Why Do We Buy Things We Don’t Need? MEPSA Annual 2018

On My Mind, Miscellaneous Thoughts

Why do people shop? Why do we buy clothes we don’t wear, books we don’t read, food we don’t eat?

Is it wishful thinking? Will this be the time I read The Economist cover to cover, or at all? Is it the act of shopping itself? The act of buying?

I have no answers, only more questions.

The day I went off to pick up my possibly pointlessly re-tailored show clothes [All Dressed Up And No Place To Go], this came in the mail.

Why did I buy yet another MEPSA Annual? I have no idea.

Does it have anything I have seen in other years? No.

Does it have articles and pretty pictures? Yes.

Could I learn from the articles and use the winning photos as inspirational examples? Yes.

Given my level of involvement in the hobby, did three years of books I already have contain sufficient examples? Yes.

Was I supporting the show? Not really. I have bought items to support artists before. OTOH, I don’t photo show, so my desire to support the nice folks who run the shows is a slim connection at best.

Did I use a blog post as an excuse to do what I wanted to do anyway? Most definitely.

Is it possessiveness? A desire to build up my horde in dragon-like fashion? Possibly.

Will this be the prompt that finally gets me to start futzing with model horses? I doubt it.

So, why? I don’t know.

[M is for MEPSA] 2018 post for 2017 book
[Foto Friday: MEPSA Photo Showers Annual 2016]
[New Book: MEPSA Photo Showers Annual 2015]

Do you shop for fun? Do you over-shop?

Thank you for reading,
Katherine Walcott

10 thoughts on “Why Do We Buy Things We Don’t Need? MEPSA Annual 2018

  1. I’ve bought things I didn’t need, didn’t use, didn’t read, didn’t wear, didn’t make. Crafts are/were my worst addictions. I’d plot and plan in my head, drool over, then buy all the materials, then stash them away where they’d sit for years. Decades, even. Meanwhile, my creative mind had already moved on to that next project I want to make. Once in a great (when the guilt kicked in), I’d pull out all my stuff, look it over and come to the conclusion that yes, SOMEDAY I’ll tackle that project. Really! So with hope renewed, I’d pack it all away again. Uh-huh. Been there, done that more times than I care to recall. But at some point you reach an age where you realize your clock is ticking and there’s no way in hell you’re ever going to wear, use, read, make all the crap you’ve fooled yourself into buying. They have fancy names for it now: Downsizing. Minimizing. I just call it letting go. And yes, it does feel good. šŸ˜‰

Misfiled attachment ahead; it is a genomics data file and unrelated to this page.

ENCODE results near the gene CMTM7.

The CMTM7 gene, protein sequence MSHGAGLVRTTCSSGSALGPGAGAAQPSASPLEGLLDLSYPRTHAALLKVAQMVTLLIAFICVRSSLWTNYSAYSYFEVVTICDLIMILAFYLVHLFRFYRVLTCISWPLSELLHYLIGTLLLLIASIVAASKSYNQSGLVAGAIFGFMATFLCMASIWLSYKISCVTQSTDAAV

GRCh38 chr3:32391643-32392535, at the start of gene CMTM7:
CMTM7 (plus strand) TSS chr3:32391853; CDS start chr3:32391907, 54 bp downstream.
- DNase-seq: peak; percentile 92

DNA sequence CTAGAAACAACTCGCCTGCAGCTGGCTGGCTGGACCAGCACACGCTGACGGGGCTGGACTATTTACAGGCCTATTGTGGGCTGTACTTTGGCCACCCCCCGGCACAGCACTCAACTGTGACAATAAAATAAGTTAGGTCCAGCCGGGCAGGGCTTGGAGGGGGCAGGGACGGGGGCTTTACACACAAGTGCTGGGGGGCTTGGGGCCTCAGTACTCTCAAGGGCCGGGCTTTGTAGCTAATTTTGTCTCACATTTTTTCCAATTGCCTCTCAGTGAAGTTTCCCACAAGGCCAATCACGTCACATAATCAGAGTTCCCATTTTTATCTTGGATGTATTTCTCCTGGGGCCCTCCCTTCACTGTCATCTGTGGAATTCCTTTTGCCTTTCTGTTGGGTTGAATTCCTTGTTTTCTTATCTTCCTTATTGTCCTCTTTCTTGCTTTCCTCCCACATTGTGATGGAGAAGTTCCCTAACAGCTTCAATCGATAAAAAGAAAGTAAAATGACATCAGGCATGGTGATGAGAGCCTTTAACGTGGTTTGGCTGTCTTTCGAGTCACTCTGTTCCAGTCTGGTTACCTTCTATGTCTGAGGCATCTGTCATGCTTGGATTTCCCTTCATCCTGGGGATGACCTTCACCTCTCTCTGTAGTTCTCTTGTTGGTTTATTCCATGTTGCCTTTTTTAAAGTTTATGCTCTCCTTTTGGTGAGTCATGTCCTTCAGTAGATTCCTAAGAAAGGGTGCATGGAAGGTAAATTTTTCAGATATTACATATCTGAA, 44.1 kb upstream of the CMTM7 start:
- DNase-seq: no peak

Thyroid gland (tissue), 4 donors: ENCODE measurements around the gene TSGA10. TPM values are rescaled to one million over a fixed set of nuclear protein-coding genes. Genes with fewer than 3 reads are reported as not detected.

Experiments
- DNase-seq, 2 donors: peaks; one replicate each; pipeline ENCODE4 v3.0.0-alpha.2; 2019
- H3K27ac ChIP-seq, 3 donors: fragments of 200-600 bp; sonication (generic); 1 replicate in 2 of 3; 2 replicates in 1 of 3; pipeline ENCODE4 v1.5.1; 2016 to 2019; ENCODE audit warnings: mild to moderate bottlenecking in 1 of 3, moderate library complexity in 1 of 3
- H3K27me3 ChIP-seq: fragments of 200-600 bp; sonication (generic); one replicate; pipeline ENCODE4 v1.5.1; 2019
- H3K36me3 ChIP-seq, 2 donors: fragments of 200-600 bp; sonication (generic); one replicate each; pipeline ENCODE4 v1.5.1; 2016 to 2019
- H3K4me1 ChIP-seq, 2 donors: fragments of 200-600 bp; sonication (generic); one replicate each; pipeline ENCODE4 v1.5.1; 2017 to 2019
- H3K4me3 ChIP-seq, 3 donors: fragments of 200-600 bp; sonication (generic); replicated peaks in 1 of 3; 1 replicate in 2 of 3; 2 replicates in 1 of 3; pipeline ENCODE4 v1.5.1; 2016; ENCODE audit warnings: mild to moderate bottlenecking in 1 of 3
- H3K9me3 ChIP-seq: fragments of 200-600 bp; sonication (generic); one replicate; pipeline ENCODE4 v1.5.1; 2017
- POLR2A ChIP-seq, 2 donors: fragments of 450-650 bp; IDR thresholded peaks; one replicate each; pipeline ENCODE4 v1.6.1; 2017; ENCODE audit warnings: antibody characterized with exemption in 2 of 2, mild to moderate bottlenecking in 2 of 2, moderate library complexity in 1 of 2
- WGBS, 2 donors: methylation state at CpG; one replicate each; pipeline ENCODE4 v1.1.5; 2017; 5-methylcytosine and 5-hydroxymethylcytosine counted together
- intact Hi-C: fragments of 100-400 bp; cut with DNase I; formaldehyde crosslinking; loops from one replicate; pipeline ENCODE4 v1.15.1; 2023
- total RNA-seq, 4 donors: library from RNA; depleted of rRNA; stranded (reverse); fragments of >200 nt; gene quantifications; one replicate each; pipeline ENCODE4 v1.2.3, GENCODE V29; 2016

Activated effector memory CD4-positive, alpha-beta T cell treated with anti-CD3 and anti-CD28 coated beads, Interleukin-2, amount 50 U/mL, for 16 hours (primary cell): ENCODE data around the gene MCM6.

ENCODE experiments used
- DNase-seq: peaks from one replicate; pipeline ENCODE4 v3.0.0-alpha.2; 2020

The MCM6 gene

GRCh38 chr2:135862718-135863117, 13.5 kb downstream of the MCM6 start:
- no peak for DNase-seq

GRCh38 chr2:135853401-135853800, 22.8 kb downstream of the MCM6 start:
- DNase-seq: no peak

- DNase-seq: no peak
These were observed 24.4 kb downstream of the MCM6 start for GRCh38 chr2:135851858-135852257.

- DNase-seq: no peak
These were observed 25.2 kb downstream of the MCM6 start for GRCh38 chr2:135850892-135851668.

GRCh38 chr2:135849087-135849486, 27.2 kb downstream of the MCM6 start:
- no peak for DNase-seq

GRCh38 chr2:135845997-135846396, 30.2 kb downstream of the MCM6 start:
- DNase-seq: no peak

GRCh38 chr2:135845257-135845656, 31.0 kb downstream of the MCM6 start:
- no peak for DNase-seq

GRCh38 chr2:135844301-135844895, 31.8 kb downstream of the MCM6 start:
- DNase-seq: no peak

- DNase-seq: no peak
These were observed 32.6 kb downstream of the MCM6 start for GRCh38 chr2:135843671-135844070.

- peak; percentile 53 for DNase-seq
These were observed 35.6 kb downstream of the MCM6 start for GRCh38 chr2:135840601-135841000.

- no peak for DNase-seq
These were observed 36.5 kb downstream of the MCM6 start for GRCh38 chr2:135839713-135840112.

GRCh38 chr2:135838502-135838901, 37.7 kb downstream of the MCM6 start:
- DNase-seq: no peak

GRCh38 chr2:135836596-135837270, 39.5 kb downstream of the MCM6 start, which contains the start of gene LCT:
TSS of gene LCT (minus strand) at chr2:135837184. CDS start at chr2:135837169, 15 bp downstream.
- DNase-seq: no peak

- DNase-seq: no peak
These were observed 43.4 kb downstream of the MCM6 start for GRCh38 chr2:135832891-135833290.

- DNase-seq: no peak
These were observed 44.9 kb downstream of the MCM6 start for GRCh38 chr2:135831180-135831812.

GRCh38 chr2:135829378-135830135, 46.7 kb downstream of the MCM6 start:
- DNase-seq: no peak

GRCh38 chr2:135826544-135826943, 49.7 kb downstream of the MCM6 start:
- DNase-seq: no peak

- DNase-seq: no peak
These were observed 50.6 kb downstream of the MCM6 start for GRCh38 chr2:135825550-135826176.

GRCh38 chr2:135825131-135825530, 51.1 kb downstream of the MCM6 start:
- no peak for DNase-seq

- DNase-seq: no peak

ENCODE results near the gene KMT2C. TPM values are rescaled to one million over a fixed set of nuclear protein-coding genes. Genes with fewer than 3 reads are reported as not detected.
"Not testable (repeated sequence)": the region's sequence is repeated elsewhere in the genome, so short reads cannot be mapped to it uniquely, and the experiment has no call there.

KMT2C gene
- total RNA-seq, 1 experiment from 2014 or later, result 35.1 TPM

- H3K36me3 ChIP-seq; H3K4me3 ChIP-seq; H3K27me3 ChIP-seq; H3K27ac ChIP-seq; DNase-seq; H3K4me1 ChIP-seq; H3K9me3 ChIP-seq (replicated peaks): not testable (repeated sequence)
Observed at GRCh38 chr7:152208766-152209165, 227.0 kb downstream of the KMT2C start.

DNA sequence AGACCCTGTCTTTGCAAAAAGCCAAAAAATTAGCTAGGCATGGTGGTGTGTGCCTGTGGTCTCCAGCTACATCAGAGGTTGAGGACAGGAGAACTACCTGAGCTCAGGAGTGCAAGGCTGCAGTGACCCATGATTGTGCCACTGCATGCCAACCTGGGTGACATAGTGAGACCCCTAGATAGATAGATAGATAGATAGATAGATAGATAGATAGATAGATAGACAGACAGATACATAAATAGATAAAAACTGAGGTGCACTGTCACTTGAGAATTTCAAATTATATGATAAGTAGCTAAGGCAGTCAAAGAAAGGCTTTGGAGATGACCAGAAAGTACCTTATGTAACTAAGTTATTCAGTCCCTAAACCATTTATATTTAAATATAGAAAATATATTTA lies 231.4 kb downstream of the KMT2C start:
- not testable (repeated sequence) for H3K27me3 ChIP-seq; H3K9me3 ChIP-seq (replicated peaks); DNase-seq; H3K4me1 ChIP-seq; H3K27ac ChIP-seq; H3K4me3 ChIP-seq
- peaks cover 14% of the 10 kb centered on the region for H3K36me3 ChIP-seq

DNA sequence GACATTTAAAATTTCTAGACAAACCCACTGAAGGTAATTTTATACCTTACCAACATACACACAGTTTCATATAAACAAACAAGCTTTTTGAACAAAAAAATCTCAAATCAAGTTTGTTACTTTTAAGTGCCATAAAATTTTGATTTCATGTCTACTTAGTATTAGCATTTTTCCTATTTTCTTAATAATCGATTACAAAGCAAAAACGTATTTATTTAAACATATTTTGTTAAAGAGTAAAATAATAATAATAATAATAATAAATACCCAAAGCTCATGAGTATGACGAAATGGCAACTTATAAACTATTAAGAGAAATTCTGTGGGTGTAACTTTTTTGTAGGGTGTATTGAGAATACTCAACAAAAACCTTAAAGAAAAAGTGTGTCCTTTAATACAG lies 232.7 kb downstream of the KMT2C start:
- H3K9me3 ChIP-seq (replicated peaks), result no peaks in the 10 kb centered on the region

2. Need is a word that is hard to define. I will overshop for food and books. I used to hoard yarn but recently made a commitment to go through my stash before buying more. So far so good on that.

    Shopping can be an ambiguous word. My sister and I exchange books and I encourage.this. Is this shopping? I have shelves and shelves of books from her I have yet to read. Although I didn’t “pay” for the books, I acquired them voluntarily.

    Speaking of which, how about hoarding? Lovely jam jars with the label carefully removed, paper napkins from pizza runs, plastic forks etc. from take-out, boxes…don’t get me started on boxes…! I could argue that is is a security issue. Who knows when the world will stop making jars, boxes, etc.